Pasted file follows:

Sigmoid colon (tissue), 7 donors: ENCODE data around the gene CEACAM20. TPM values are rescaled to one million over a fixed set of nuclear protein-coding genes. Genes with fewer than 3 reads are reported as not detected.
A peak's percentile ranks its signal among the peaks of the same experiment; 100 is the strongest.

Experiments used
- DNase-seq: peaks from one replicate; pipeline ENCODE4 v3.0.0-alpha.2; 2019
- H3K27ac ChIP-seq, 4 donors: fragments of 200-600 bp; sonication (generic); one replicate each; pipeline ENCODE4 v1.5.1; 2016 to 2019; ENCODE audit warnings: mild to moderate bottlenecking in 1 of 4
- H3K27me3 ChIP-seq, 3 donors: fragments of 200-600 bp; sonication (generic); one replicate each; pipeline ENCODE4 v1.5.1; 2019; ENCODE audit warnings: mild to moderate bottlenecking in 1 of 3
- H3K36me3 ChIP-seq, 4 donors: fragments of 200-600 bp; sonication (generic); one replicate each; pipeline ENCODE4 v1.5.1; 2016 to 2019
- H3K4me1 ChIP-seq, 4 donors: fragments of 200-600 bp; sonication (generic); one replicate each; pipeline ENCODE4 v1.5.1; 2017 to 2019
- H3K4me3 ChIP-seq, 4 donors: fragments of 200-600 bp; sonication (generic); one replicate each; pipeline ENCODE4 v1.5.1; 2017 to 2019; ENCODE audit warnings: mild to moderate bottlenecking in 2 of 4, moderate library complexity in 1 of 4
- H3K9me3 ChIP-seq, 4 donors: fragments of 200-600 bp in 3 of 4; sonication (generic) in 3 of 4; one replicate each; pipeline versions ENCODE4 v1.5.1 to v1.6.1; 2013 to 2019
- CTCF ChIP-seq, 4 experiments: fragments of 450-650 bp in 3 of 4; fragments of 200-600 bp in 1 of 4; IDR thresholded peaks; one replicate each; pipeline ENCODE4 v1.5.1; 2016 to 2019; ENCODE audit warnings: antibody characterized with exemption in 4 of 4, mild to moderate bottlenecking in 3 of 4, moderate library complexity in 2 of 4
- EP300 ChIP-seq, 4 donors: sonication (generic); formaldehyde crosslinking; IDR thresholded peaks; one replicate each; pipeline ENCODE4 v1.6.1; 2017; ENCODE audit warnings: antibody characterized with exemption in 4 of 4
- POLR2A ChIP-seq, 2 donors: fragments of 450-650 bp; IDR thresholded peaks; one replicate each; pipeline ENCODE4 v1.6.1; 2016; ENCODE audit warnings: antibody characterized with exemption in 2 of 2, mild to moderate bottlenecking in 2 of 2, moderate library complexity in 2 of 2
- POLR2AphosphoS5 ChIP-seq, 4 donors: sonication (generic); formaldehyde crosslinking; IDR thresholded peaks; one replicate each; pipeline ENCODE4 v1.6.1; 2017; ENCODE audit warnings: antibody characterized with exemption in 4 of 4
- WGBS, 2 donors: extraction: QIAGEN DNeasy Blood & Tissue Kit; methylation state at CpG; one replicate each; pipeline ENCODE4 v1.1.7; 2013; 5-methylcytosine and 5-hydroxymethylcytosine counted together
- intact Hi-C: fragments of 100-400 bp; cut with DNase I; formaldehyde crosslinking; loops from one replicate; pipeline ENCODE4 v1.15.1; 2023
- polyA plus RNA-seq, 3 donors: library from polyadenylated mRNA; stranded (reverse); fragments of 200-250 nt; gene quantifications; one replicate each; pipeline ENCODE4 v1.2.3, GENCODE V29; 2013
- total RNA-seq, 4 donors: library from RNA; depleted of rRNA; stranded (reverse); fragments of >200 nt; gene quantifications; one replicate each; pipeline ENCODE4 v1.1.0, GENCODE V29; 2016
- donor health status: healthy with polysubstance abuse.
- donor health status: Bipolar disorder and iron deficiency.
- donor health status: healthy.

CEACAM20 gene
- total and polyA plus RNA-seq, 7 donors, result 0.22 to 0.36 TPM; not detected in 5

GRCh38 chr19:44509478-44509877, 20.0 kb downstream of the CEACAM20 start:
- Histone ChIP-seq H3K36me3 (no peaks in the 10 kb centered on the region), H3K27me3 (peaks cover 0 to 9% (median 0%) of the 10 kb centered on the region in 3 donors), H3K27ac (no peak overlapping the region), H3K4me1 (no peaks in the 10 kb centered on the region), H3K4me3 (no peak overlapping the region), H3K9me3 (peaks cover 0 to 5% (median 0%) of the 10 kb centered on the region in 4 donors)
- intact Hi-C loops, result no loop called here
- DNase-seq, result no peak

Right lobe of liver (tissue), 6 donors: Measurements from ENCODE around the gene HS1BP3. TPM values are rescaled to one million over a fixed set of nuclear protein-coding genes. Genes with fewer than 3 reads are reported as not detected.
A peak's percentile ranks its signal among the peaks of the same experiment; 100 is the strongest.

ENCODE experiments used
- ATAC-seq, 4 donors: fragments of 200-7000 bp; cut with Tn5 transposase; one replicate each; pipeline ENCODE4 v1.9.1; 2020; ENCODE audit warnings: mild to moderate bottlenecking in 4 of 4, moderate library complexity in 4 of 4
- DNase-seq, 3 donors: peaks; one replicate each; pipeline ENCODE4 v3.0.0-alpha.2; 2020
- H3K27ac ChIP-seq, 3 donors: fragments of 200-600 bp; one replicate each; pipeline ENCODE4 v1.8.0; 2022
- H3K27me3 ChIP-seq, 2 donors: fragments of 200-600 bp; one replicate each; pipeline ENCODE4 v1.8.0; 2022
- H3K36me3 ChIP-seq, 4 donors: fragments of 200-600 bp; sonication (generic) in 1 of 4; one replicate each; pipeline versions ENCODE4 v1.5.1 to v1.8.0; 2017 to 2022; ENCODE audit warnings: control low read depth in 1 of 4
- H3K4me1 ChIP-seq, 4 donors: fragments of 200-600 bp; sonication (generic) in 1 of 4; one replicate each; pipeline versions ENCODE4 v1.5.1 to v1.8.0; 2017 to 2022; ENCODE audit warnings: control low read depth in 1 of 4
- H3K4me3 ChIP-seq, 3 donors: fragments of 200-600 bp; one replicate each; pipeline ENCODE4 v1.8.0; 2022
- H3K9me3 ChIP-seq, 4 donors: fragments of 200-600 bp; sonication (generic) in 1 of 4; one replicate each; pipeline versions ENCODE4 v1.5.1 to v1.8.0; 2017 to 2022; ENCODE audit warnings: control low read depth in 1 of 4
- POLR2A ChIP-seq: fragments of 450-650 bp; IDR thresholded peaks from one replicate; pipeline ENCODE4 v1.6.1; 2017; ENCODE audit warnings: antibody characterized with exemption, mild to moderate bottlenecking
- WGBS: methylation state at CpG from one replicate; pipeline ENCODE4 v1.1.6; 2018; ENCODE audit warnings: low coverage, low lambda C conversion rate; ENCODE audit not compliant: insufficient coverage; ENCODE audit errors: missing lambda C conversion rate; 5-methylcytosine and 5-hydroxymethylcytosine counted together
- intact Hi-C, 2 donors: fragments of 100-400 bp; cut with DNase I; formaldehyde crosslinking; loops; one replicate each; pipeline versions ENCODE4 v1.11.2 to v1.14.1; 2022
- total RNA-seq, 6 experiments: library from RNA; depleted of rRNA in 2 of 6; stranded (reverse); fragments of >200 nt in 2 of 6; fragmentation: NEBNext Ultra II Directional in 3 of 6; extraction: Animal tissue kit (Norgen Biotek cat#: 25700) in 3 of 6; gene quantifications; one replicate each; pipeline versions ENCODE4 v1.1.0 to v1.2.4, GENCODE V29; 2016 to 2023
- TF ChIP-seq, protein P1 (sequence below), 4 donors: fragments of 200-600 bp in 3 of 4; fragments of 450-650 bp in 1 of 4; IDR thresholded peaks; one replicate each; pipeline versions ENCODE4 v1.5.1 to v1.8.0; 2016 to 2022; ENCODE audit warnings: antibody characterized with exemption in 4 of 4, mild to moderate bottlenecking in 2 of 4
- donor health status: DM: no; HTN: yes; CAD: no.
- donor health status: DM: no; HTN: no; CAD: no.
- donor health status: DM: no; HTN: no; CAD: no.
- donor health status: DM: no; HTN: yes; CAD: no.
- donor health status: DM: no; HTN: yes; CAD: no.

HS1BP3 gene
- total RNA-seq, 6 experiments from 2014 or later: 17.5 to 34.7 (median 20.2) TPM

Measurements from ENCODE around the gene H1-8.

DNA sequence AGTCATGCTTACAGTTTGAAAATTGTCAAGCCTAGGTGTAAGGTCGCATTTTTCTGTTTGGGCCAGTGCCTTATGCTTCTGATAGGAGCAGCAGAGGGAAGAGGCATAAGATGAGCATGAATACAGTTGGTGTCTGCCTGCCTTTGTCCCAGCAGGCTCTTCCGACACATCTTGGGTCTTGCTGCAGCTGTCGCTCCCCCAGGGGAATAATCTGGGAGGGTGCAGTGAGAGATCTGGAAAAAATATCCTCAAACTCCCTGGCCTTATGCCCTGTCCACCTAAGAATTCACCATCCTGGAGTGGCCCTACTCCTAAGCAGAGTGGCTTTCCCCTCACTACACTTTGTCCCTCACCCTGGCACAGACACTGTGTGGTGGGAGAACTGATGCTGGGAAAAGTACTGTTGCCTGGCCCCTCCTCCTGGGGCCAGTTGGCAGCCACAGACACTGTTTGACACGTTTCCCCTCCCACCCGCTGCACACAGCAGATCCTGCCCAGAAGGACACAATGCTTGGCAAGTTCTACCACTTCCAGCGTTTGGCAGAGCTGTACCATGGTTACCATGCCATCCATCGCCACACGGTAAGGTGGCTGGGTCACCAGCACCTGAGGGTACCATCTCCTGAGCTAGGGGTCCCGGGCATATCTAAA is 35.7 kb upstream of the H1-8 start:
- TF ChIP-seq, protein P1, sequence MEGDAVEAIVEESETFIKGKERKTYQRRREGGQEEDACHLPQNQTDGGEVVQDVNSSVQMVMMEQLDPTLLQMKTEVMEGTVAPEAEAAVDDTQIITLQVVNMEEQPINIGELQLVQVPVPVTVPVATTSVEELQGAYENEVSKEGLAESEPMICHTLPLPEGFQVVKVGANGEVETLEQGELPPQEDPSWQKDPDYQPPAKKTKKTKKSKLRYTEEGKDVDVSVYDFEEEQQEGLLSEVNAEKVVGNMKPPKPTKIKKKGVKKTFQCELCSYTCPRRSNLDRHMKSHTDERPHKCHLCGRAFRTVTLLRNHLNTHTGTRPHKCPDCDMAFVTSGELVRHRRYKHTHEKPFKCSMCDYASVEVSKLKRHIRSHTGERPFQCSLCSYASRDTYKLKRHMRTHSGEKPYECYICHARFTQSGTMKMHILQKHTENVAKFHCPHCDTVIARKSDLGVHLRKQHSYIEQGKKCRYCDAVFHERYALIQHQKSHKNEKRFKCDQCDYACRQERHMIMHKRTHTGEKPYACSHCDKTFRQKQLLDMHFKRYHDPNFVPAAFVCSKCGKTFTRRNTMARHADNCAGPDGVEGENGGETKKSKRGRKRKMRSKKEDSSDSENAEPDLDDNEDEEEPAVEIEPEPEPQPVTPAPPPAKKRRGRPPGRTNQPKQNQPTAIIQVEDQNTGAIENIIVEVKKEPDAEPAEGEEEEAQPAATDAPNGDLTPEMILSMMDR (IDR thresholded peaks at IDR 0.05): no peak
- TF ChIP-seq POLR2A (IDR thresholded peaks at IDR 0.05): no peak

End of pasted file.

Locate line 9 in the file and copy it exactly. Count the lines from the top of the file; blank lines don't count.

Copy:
- H3K4me3 ChIP-seq, 4 donors: fragments of 200-600 bp; sonication (generic); one replicate each; pipeline ENCODE4 v1.5.1; 2017 to 2019; ENCODE audit warnings: mild to moderate bottlenecking in 2 of 4, moderate library complexity in 1 of 4